Does your body suddenly tense up as you hear the hiss of a snake nearby?
Does it feel like an annoying bee is always buzzing around you?
When you suddenly realise that these sounds were echoing in your head all along, you’re most likely experiencing the symptoms of Tinnitus. However, it’s important to point out that Tinnitus is a symptom, not a disease.
Tinnitus occurs when you start hearing ‘ringing in head’ sounds from extreme noise patterns such as whistling, humming and buzzing. They appear as if they are coming from deep within your body, rather than from outside and are felt especially when you are in a quiet setting.
When it comes to living with tinnitus, different people experience varying degrees of it, depending on the intensity and the cause. It could occur a lot of the time, happen occasionally, or fluctuate between the two. It can occur as tinnitus in left ear or one on the right ear, or both. In extreme cases, your ears could be sensitive to normal everyday sounds and may find, for example, the sounds coming from a TV or radio painfully loud, when it is at a normal volume for people around.
What causes tinnitus?
It has been observed that constant exposure to loud noises, depending on where you work or stay can increase the chances of tinnitus, though it’s often one of the outcomes of hearing loss as you age.
It could also be caused by an inner ear infection or wax build-up. If left untreated, they can affect your concentration, cause painful headaches and disturb your social life at home or at work.
Mind your ears: Your headphones can cause Tinnitus…
We can’t fault headphones entirely – it’s just how you use them.
Everyone loves music, but there are those who end up habitually increasing the volume of the music from their headphones beyond an unacceptable limit…till eventually their hearing suffers, gradually slipping into hearing loss.
Did you know that increasing the volume of your headphones to the maximum level of
115dB (SPL) or over, can cause hearing loss within minutes?
Take care of your ears while you still can.
In a world where noise seems to have grown even louder around us, because of the flipside of technology and its tools, the World Health Organization shockingly reveals that currently, about 50% of people between the ages of 12 and 35 are increasingly getting exposed to long and excessive periods of blaring music playing over their audio systems.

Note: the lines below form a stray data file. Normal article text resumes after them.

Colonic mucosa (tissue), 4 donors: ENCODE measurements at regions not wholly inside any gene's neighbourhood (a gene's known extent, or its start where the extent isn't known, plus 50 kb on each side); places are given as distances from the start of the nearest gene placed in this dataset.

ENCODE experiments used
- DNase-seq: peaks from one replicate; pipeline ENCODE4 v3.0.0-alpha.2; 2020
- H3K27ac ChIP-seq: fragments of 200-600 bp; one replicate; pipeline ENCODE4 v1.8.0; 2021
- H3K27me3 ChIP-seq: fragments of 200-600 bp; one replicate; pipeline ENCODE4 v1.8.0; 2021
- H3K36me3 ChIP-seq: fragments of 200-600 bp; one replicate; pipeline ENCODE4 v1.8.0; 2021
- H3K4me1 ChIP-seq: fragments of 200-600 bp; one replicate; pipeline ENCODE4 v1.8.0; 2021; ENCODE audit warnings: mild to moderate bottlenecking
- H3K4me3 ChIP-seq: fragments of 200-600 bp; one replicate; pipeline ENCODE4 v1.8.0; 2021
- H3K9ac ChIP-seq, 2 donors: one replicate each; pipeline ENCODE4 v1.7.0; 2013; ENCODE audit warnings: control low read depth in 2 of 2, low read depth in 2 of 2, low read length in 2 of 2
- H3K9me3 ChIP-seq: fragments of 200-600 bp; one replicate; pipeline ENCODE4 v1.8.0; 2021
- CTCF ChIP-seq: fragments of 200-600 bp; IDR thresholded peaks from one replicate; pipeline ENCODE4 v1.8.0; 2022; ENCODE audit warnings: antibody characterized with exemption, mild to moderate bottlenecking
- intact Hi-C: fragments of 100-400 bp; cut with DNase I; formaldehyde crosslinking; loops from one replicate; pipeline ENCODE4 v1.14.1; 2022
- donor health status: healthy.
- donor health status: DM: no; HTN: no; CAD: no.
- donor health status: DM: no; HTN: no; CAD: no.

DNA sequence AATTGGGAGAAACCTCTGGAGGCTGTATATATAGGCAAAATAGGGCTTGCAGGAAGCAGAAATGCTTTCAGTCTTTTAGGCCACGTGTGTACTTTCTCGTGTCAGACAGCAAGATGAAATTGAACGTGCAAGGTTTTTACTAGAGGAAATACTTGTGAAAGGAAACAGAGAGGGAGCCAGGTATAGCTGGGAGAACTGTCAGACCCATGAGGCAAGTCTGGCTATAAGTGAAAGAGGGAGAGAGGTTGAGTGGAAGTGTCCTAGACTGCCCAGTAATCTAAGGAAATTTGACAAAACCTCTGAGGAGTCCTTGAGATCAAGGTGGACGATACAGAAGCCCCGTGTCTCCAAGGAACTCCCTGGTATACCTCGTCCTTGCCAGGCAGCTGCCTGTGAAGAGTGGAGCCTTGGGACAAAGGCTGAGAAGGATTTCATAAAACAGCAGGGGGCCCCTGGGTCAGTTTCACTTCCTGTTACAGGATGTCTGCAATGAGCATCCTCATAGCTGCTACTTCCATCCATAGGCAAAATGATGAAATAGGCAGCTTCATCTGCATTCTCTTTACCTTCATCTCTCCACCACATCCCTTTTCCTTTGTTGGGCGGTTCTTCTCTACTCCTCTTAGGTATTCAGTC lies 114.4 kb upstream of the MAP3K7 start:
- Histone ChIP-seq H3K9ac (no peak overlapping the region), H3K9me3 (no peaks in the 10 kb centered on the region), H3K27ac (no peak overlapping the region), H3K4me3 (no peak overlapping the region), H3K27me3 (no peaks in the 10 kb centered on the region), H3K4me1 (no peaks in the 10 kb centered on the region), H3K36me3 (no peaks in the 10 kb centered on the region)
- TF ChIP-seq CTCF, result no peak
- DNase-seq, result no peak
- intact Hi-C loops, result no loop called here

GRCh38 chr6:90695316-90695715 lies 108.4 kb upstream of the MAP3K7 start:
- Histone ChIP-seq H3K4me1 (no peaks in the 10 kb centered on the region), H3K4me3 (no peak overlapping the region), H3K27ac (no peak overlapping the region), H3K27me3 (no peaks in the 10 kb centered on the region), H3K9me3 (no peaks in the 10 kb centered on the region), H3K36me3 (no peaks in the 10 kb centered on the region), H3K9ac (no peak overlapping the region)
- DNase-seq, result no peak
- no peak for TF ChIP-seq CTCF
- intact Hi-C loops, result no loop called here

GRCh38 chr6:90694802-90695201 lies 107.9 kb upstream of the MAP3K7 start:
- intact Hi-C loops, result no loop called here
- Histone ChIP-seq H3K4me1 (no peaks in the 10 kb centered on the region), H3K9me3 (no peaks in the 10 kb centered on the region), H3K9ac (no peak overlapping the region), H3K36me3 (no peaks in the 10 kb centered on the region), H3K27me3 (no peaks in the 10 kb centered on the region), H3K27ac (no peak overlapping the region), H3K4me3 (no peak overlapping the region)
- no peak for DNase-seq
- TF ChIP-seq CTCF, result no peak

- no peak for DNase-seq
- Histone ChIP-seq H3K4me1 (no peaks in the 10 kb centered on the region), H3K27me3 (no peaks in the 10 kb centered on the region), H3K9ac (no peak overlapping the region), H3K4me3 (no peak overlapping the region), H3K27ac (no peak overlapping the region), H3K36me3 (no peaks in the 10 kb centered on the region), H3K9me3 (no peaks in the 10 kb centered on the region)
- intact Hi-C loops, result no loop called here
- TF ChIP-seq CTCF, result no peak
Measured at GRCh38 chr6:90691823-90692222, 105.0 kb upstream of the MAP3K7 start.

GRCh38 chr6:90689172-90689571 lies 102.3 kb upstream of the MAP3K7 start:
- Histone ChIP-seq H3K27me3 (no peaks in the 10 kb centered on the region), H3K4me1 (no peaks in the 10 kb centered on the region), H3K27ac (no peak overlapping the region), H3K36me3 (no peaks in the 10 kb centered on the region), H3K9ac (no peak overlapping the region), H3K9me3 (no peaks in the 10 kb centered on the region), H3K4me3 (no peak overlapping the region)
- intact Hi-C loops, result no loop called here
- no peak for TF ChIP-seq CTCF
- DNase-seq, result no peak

This can have an adverse impact on those already suffering from tinnitus looking for a tinnitus cure. If you haven’t gone in for a tinnitus treatment over time, it can lead to more complications such as poor concentration, which can have far reaching effects on an individual’s social life and work performance.
What’s ironic about all this is that for most young people, being connected to their audio systems while on the move, especially during a walk or a run, is supposed to de-stress themselves but it may do exactly the opposite when attention is not paid as to how one uses it.
Studies even reveal that by the time they reach their mid-life, probably in their early to mid-forties, they will be as hard of hearing as their grandparents are now in their seventies and eighties.
Safe and sound ways to prevent tinnitus:
- Try opting for noise-cancelling headphones which can drown out exterior noise in addition to the music playing in your ears.
- This can put you in a position of control, as you can lower the volume levels on your headphones thus helping you prevent the chance of developing hearing loss over time and contribute to tinnitus.
- The general rule of thumb is to keep your sound levels below 70% when using headphones over the ear. However, if you’re using ear pods, then we would suggest keeping it at 60% of the volume.
- Among the natural remedies for tinnitus, remember to give your ears a break! When having lunch or reading, you may forget that the music has been playing inside your ears for a long period of time. Avoid playing for long periods of time. And oh yes, you also save up on the power of your device!
- Look for free or inexpensive sound meter apps, that can instantly warn you about how noisy the environment around you can be.
- Make sure to do a regular check-up of your hearing. This is especially true if you happen to be in your middle-age bracket or are exposed to noise at unregulated levels.
- Be alert, keep your ears open! If you start noticing a persistent or worsening ringing in your head, you need to get your hearing checked right away.
- Visit your doctor for a hearing test (as part of tinnitus therapy) which checks to see if your eardrums are functioning normally or if there’s any damage inside the ear or the blood vessels.
- Find the right kind of ‘ear protection’ that’s good for you: among the best hearing aids for tinnitus, there are versatile hearing solutions out there from earmuffs to earbuds and tinnitus ear plugs.
Talk to our ENT specialists or our tinnitus doctors at HealthHub Clinics to find the right solution for your hearing issues by clicking here.
To know more or to book an appointment right away with any of our ear doctors, call 800 2344